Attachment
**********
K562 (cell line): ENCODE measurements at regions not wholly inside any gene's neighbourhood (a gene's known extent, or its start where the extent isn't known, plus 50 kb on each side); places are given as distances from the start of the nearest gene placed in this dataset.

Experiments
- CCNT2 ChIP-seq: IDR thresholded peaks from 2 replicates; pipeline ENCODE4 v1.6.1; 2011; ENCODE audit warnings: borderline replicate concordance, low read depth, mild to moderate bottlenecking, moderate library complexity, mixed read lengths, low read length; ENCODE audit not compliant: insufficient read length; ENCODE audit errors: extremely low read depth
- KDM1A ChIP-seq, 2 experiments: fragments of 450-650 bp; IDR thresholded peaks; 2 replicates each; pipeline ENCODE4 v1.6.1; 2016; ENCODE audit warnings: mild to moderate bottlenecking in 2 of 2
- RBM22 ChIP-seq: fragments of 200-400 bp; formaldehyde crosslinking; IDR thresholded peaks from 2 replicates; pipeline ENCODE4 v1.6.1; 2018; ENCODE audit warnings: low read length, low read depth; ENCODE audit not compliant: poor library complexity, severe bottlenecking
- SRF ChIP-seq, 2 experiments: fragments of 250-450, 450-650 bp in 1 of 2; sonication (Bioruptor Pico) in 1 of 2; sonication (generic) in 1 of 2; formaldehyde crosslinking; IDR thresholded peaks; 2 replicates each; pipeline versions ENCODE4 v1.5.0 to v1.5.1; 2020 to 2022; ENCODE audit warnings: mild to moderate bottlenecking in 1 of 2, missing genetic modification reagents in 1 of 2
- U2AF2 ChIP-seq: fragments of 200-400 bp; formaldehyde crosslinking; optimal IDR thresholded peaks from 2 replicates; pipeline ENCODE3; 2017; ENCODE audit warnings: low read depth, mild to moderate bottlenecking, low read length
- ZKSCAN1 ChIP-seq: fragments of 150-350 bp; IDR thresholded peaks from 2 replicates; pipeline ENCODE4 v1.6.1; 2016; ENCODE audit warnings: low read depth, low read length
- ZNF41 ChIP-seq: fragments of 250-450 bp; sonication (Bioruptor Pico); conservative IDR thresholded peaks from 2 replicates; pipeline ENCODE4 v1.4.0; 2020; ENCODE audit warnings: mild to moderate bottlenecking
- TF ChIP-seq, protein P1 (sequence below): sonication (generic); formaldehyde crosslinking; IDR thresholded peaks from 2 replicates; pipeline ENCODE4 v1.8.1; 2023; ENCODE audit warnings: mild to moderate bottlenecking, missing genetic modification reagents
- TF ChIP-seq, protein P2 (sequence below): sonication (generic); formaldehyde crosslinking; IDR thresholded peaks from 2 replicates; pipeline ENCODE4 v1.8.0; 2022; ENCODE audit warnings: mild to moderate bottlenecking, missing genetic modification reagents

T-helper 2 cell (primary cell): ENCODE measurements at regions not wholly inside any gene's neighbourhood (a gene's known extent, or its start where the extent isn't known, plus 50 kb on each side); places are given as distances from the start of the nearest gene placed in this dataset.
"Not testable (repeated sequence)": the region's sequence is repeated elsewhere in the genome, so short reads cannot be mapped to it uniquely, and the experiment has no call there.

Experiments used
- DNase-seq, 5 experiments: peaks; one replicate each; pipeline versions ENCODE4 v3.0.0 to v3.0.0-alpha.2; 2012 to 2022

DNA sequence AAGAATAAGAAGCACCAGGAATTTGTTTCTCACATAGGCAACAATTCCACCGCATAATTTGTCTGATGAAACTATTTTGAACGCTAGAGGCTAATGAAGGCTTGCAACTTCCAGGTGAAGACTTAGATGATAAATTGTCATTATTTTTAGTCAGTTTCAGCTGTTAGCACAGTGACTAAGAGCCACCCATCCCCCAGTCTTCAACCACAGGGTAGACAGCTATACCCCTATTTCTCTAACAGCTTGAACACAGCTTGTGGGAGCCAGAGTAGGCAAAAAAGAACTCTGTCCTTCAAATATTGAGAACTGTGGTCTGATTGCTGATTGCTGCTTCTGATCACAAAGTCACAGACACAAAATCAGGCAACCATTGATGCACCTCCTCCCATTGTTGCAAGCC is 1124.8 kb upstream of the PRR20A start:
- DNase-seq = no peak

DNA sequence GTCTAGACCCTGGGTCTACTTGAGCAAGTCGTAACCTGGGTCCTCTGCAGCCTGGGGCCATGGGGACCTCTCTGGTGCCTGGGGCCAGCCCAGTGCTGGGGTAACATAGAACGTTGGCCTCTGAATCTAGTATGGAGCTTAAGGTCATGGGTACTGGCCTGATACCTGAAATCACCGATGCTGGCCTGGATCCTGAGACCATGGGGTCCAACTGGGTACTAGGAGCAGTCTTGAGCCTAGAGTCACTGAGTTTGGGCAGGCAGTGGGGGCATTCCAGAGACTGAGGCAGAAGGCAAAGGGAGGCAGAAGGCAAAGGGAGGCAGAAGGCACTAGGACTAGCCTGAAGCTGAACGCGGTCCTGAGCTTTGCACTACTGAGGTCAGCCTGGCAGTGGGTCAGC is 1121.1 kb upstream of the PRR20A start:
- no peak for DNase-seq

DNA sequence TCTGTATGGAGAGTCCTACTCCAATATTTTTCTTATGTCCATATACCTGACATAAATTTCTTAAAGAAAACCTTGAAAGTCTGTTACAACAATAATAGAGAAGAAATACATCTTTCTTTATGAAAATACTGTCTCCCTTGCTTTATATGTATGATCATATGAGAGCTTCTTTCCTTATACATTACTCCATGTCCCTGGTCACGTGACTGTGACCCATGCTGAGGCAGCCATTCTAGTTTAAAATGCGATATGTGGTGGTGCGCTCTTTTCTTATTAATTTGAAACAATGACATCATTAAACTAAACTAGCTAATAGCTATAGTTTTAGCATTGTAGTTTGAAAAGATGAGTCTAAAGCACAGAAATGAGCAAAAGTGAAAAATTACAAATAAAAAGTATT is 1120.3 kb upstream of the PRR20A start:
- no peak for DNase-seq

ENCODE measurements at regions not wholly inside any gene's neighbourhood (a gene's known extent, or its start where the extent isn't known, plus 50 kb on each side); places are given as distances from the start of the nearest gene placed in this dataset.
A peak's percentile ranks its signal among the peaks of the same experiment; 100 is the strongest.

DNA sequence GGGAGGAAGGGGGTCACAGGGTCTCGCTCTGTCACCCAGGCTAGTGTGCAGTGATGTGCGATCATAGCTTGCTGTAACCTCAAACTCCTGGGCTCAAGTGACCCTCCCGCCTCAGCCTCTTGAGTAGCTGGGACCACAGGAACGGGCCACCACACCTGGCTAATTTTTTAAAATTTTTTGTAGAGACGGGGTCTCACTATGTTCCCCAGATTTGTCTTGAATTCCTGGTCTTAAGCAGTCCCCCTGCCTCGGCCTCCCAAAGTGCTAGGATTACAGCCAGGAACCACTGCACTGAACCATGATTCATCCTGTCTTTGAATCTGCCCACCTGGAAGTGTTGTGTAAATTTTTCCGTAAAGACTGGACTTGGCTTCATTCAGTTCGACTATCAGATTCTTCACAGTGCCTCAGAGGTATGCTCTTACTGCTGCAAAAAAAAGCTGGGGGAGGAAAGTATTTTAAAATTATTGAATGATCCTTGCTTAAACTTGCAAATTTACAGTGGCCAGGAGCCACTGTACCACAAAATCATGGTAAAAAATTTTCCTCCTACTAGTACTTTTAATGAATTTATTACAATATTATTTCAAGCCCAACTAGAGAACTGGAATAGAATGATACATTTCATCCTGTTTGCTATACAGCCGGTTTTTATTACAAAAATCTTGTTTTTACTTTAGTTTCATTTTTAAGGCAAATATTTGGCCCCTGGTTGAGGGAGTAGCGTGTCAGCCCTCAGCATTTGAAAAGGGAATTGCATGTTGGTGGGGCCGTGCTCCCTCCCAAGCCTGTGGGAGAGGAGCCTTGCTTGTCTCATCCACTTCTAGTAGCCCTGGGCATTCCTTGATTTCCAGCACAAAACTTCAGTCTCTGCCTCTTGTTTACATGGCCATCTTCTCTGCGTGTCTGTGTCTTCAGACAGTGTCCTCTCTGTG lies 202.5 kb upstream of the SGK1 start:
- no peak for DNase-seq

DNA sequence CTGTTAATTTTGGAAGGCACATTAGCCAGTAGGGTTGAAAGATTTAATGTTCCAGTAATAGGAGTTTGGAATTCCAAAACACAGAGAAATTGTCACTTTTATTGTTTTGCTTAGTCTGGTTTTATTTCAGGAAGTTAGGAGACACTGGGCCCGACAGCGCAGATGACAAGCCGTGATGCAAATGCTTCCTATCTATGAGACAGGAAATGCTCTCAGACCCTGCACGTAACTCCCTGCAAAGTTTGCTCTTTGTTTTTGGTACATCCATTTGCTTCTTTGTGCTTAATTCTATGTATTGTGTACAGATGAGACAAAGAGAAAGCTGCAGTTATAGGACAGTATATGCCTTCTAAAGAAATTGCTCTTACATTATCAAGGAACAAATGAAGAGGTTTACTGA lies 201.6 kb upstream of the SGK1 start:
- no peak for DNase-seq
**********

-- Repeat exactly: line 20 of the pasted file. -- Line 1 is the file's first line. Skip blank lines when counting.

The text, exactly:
DNA sequence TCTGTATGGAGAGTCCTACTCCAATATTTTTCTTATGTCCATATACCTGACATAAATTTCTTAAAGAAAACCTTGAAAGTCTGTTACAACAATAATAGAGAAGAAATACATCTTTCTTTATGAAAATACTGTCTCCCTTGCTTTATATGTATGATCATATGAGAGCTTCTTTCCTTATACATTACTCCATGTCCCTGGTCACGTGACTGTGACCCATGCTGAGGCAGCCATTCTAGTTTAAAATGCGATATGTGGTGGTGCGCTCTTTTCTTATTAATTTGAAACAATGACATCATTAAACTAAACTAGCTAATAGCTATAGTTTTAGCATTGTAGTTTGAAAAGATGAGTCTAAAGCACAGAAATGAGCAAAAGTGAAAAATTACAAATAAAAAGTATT is 1120.3 kb upstream of the PRR20A start: